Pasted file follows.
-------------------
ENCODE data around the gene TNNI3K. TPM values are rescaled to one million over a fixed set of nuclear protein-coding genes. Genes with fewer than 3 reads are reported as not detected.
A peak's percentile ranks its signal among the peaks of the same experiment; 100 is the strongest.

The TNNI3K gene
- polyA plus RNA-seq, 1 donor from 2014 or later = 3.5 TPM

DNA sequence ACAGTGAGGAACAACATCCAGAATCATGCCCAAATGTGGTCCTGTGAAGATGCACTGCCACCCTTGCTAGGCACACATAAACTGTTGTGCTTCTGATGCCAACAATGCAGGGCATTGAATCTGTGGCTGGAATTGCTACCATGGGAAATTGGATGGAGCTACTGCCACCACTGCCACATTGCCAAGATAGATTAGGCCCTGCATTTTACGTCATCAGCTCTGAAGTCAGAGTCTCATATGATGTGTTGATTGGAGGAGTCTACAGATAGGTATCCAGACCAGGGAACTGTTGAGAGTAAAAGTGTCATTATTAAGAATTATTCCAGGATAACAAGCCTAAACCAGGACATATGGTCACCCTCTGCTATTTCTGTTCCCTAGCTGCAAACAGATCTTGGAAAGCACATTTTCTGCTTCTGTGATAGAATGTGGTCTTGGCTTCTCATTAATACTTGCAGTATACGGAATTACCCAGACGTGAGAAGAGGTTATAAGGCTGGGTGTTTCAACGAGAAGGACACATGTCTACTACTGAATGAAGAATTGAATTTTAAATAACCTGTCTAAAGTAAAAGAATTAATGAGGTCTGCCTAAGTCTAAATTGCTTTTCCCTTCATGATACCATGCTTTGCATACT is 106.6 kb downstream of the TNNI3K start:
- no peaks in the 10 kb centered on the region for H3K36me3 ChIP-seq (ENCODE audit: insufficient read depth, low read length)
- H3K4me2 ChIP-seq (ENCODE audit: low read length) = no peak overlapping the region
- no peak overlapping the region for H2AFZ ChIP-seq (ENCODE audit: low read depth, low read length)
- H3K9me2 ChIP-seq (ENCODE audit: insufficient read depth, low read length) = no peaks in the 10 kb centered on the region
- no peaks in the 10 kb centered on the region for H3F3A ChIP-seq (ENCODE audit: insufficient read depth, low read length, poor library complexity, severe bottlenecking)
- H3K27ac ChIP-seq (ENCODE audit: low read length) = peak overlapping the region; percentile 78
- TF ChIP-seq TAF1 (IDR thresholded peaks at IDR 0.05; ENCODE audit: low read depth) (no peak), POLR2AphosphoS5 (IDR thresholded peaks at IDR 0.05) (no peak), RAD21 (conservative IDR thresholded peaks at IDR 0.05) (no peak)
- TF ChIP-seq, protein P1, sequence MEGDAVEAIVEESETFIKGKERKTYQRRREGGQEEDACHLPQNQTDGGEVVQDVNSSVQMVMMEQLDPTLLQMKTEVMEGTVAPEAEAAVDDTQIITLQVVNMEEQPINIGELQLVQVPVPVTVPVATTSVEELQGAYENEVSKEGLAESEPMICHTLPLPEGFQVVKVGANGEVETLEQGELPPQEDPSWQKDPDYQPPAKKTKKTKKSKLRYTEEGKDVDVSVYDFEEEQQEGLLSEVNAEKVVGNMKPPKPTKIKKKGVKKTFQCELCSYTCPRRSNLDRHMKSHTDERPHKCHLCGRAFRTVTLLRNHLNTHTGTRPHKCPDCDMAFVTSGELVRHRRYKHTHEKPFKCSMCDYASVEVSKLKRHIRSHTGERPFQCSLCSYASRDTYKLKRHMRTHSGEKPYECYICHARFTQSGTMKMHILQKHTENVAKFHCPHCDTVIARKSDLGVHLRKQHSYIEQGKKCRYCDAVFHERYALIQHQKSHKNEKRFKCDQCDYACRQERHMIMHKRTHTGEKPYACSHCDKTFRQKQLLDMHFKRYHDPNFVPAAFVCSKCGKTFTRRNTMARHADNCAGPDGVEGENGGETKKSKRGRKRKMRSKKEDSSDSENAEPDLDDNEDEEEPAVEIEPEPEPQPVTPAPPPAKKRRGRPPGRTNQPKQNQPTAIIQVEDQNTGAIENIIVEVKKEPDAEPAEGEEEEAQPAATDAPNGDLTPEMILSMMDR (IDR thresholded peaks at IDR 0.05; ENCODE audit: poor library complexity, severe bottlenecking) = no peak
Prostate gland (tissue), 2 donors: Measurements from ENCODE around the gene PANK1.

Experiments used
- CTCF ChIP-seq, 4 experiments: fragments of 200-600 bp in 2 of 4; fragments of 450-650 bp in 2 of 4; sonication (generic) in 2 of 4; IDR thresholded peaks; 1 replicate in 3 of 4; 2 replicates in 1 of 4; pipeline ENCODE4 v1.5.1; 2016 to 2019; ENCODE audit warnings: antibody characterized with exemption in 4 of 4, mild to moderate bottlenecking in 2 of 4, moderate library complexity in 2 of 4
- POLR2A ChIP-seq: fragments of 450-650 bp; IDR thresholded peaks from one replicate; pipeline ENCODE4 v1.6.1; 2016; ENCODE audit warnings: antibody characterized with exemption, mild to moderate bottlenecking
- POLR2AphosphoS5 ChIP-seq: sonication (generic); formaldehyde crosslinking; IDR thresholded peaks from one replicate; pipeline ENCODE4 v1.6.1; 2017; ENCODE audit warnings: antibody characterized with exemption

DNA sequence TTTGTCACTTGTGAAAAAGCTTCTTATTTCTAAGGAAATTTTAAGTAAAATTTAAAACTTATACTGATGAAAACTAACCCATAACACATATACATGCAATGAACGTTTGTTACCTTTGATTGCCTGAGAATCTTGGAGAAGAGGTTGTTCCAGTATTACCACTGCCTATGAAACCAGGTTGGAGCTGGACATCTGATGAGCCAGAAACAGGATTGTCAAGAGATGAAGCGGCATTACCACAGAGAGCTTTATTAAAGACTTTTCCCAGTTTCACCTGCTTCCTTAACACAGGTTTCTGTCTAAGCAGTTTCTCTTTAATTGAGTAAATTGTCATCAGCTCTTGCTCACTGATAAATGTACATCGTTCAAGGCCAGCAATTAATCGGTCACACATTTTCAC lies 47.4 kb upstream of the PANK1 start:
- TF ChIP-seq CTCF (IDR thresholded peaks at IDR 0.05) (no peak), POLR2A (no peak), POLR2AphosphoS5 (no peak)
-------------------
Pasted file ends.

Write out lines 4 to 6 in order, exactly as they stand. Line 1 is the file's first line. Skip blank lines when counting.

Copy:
- polyA plus RNA-seq, 1 donor from 2014 or later = 3.5 TPM

DNA sequence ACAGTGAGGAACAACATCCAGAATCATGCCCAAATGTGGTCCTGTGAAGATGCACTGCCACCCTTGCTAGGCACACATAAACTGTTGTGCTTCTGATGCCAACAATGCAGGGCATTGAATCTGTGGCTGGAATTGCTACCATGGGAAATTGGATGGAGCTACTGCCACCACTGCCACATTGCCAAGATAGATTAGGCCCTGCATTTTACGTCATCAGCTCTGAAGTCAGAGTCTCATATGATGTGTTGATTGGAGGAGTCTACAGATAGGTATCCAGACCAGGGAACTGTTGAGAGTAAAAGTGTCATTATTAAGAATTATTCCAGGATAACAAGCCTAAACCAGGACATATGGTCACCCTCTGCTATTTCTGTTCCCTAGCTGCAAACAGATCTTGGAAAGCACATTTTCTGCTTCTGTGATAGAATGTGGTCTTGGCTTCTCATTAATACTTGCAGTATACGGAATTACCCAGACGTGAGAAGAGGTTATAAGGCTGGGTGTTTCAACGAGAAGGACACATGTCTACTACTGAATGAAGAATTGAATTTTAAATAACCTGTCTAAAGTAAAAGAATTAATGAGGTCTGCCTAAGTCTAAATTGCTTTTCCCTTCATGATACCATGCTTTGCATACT is 106.6 kb downstream of the TNNI3K start:
- no peaks in the 10 kb centered on the region for H3K36me3 ChIP-seq (ENCODE audit: insufficient read depth, low read length)